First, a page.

By Karna Berg, Master Gardener, and Julie Harris, Master Gardener
May is the month when gardeners’ dreams turn to planting. We dream of a garden filled with interesting, colorful flowers all season. And while we can achieve season-long color by planting annuals every year, there is much to be gained by planting perennials that will return year after year. Filling your garden with perennials is more economical than planting annuals every year, perennials – especially native perennials – are beneficial to our environment, and with some planning, perennials will provide a colorful display all season. In order to achieve these benefits, you must pick the right perennial for the right spot in your garden. That means you need to start your selection process at home, before you set foot in your garden center which will be filled with tempting plants that may or may not grow successfully in your garden.
A beautiful plant meant for Arizona or Washington will not like it here in Minnesota. Perennials that are likely to make it through our Minnesota winters need to be identified as Zone 3 or 4. We are all tempted by a Zone 5 plant now and then, and some of them will make it in a sheltered spot or with some babying, but the risk is that just when that plant gets to its mature size, a nasty winter it doesn’t like comes along and it’s a goner.
Then there is the issue of light. If you put a shade loving plant in a sunny spot, it may make it but will require more watering and could disappoint you with burned leaves and wilting flowers. If you put a sun loving plant in a shady spot, it will not be happy. It may live a few years but never look like the picture on the tag that made you bring it home. So, consider the amount of sun in the spot in your garden calling for a new plant. If the tag says full sun, that spot should get 6 – 8 hours of direct sun every day. If the tag says part sun or shade, the spot should get 3 – 6 hours of direct light. Any plant that will make it in less than 3 hours of direct sun a day should be marked for full shade.
Most plants will do well in “loamy” (equal parts sand, silt and clay) soil but most of us in Dakota County will not have such hospitable soil. If you have a lot of clay in your garden, know that it will hold water for extended periods of time. If you put a plant there that loves to have its feet dry out between watering, it may not do well. The opposite is also true, some plants like a lot of water and wet feet. They would probably do better in that clay. As for sandy soil, it will drain quickly, so those water loving plants will not be happy. Get to know your soil and learn which plants are likely to prosper in it. It is also important to know if your soil has the nutrients necessary for plant health. You can get your soil tested at the University of Minnesota and take steps to improve your soil test, if necessary.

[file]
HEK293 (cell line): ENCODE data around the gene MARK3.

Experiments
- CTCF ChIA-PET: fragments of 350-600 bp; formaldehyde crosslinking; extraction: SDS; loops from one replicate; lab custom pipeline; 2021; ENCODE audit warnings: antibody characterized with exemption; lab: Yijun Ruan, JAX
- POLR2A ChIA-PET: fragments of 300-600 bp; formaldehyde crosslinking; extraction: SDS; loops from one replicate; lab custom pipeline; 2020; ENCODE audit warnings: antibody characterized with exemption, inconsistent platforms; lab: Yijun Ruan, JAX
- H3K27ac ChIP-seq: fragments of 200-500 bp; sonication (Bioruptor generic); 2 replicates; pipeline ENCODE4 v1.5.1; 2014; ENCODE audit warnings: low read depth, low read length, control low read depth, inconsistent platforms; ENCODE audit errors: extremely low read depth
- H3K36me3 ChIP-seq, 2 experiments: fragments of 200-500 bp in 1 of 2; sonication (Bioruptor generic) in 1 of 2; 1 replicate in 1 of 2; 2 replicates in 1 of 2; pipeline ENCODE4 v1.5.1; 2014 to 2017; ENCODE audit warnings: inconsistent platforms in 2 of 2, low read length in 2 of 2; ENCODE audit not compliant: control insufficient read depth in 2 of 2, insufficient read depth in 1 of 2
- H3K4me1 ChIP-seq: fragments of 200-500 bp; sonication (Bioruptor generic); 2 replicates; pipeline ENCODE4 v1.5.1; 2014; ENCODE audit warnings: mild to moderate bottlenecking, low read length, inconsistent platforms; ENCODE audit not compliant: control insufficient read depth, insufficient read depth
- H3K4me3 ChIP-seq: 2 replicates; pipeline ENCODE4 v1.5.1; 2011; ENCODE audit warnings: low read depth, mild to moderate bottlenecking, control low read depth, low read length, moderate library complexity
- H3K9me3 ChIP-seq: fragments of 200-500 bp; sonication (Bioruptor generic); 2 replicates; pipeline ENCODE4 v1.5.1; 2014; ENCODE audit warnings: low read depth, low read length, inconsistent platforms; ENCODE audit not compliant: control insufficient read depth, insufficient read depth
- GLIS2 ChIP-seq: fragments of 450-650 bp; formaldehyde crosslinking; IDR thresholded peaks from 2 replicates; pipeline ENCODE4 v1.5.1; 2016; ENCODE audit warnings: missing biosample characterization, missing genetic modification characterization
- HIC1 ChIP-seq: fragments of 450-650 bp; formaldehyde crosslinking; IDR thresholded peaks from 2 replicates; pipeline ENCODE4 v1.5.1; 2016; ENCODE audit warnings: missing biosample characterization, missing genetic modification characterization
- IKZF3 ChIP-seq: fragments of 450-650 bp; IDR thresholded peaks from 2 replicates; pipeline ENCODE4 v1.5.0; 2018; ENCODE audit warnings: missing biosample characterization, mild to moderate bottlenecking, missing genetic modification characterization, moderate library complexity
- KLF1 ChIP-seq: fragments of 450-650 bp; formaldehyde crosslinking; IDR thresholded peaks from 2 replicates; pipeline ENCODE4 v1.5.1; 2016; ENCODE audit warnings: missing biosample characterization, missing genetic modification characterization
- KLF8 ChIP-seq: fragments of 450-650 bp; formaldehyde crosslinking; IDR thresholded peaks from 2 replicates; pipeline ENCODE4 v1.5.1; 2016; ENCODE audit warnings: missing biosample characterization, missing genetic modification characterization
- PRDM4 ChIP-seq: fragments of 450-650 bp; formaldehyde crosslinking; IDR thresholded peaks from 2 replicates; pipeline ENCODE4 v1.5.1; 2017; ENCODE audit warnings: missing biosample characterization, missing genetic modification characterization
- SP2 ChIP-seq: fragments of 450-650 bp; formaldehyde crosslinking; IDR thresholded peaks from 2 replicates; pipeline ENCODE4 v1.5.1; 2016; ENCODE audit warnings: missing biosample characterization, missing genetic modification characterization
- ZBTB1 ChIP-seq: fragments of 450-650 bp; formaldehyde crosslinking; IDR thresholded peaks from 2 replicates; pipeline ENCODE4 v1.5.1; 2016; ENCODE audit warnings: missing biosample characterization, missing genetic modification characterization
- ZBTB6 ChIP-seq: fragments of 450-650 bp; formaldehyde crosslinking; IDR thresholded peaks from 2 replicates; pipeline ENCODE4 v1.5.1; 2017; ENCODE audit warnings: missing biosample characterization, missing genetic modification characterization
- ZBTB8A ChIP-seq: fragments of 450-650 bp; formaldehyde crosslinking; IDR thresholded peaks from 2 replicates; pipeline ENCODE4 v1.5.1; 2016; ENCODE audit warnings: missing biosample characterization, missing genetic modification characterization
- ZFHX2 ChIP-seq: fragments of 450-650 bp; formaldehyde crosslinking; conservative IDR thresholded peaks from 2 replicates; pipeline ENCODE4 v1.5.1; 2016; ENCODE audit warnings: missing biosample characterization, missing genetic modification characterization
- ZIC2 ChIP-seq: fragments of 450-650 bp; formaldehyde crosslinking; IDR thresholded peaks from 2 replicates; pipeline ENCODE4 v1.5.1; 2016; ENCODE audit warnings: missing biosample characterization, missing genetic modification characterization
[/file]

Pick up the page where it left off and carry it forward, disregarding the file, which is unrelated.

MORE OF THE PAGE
Most perennials will bloom for 2 – 4 weeks in a season. If you want to have plants blooming in your garden all season, pay attention to what time period a plant will bloom. You don’t want all the perennials in your garden to bloom in June or July. With a little research, you can plant a variety of perennials that will bloom at different times throughout the season and give you the color show that you desire.
But don’t discount characteristics of plants other than blooms that can provide beauty and interest. Many plants have a beautiful structure or interesting leaves or a different leaf color that can provide interest even when the plant is not blooming.
Resources to Choose the Best Plants for Your Garden
Fortunately, there are easy-to-use resources to help you select the best perennials for your garden site. Try this University of Minnesota Extension site for plants that do well in a variety of conditions. And, check out these award-winning Minnesota-friendly perennials. For a good reference book on Minnesota plants, try – Perennials for Minnesota and Wisconsin, by Don Engebretson and Don Williamson, published by Lone Pine Publishing USA.
We all experiment at times, trying a plant in a spot that’s iffy. Sometimes they make it, sometimes they don’t. That’s part of the fun of gardening. But for a sure thing, it pays to pay attention to the rules! While nothing will make a plant fool proof, at least it then has a better chance of thriving.